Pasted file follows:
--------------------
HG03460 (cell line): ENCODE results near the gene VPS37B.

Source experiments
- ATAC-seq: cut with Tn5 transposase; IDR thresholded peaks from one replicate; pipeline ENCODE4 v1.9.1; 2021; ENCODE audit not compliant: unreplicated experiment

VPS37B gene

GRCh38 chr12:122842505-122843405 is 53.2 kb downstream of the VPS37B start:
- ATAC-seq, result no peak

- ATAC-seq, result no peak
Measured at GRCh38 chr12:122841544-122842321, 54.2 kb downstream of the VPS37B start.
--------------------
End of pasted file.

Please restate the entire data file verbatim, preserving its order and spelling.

HG03460 (cell line): ENCODE results near the gene VPS37B.

Source experiments
- ATAC-seq: cut with Tn5 transposase; IDR thresholded peaks from one replicate; pipeline ENCODE4 v1.9.1; 2021; ENCODE audit not compliant: unreplicated experiment

VPS37B gene

GRCh38 chr12:122842505-122843405 is 53.2 kb downstream of the VPS37B start:
- ATAC-seq, result no peak

- ATAC-seq, result no peak
Measured at GRCh38 chr12:122841544-122842321, 54.2 kb downstream of the VPS37B start.